How do you measure success? I was forced to ask myself this exact question not too long ago before my investing journey began. Looking at my track record: I’d become a partner in a startup and successfully exited with my first million at just thirty years old. After that, I was working as a senior leader at a top consulting firm. These job titles and millionaire status alone fulfilled what many would set as landmark life achievements… yet I felt unfulfilled.
Was I truly successful if I felt something was missing from the equation? And if not, then what was the real measure of success?
Adding Passion Into the Equation
Part of feeling unfilled in my role at the consulting firm came from feeling like another cog in the machine. During my time as a partner at the startup, I’d had the chance to really build something from the ground up, and I yearned for that feeling again. This desire led me to real estate investing. I began by investing passively with others, constantly seeking new knowledge and learning opportunities as I went.
My early days were guided by the voices of Jake and Gino on their podcast, followed soon by others: Joe Fairless, Reed Goosens, Hunter Thompson, Rod Kleif, and Kevin Bupp. These guys made it all sound so exciting and full of passion. It was becoming clear that the thing defining my own journey in real estate investing was my passion for making an impact.
I was reading every night, attending weekend conferences and monthly meetings, and joining mentorship programs. My days were seventeen hours long, but the difference now was that working didn’t feel like work. I wasn’t as focused on the numbers as I was about the journey itself. I enjoyed getting up every day and looked forward to the challenges and lessons that would inevitably come my way.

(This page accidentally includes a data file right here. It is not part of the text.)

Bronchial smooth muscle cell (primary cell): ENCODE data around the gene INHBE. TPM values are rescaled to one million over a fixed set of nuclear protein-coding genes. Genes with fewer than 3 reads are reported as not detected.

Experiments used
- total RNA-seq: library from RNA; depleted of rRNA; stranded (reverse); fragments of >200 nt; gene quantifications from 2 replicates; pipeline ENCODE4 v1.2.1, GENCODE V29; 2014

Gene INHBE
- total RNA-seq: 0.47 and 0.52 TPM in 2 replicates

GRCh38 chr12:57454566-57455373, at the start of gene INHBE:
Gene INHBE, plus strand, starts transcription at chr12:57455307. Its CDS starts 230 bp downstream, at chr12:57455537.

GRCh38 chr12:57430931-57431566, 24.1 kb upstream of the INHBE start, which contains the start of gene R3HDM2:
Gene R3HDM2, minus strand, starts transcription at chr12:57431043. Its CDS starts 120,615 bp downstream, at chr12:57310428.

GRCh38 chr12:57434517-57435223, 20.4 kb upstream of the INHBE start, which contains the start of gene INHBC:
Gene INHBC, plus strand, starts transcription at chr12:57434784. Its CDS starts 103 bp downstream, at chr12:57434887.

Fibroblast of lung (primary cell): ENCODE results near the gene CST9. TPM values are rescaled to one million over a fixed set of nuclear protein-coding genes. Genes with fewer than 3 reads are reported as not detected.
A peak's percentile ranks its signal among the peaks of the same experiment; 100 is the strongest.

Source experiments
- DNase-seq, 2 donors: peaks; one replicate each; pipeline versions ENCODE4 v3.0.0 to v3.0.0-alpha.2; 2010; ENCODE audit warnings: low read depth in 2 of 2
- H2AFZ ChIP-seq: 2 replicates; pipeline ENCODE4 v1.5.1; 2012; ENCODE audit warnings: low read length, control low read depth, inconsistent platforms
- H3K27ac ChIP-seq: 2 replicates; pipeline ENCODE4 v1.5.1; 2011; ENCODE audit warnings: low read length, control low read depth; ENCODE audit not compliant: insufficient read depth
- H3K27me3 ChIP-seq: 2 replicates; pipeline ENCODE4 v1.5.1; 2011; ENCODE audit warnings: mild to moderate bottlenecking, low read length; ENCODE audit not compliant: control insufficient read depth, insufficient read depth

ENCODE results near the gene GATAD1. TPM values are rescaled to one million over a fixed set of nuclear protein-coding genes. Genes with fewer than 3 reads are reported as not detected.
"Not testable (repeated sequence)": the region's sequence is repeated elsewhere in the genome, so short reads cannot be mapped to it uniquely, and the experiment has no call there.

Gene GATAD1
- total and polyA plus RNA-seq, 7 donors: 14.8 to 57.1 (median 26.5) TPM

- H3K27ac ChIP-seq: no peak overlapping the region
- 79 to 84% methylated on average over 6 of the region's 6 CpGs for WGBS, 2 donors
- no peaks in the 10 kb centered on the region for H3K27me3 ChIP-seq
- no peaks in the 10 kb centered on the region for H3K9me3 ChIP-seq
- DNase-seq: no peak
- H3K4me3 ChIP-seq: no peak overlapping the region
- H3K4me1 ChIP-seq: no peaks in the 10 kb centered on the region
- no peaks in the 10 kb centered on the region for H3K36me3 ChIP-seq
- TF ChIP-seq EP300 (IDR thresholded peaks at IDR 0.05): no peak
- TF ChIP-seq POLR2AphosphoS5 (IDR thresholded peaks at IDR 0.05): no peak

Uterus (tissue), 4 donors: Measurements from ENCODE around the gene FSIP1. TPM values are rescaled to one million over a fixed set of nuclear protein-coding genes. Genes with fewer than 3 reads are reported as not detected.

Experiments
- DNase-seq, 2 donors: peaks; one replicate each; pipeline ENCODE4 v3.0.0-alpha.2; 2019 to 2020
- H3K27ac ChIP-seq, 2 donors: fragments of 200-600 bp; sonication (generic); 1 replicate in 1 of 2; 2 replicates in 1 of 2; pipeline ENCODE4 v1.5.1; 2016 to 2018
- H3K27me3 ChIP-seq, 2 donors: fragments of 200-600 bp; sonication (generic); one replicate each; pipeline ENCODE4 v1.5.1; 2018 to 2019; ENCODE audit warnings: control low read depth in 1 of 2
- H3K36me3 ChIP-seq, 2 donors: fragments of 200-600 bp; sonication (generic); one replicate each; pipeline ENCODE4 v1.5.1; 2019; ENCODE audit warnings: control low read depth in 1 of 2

Building Purpose and Values
My family has always been the “why” behind everything I do. I wanted the financial freedom to spend as much time with my wife, two daughters, and son as possible. I want to be the dad that goes to every field trip and softball game. Real estate investing is the vehicle that helped me achieve this.
Along the journey, though, I also began to develop a deep set of personal values. Coming up the corporate ladder, it was easy to subscribe to other people’s definition of success, and to judge myself based on monetary goals. Achieving financial freedom also gave me the freedom to think differently, and to define success on my own terms.
First and foremost, I created standards and values to live by, not goals to achieve. The difference is this: goals are aspirational, and standards are requirements. I was doubling down on what was important to me, including how I wanted to be treated and how I wanted to treat others.
I started living intentionally and focusing on positivity. That meant waking up at 5 AM, exercising consistently, seeking new opportunities to learn, and even meditating (something I’d never seen myself doing before). What I stopped was just as important: procrastinating, doubting myself, getting caught up in what others think.
Sharing My Journey with Others
My journey started with me – how much money I wanted and how I could get it. Along the way, it transformed to be about adding passion to my life and defining success on my terms. But the real turning point was when I realized that, with everything I’d learned along the way, I was in a position to begin teaching others what I now knew. Having gone on my own journey, I could help others start their own, and start making a real difference in people’s lives.
There’s two ways I achieve this. First, by investing with intention. I believe in a human-centric approach to real estate investing, one where I add value to both investors’ and residents’ lives by buying and improving multifamily communities. Investing in people first is always going to be the best way to maximize your true ROI.
Second, I’m committed to empower others to determine their future (and financial freedom) through multifamily investing. I do this through my podcast, Ritter on Real Estate, my website, and my social media on Facebook, Instagram, and LinkedIn. Through all these channels and more, I share resources, information, and tips so that others can find a definition of success that’s right for them, too.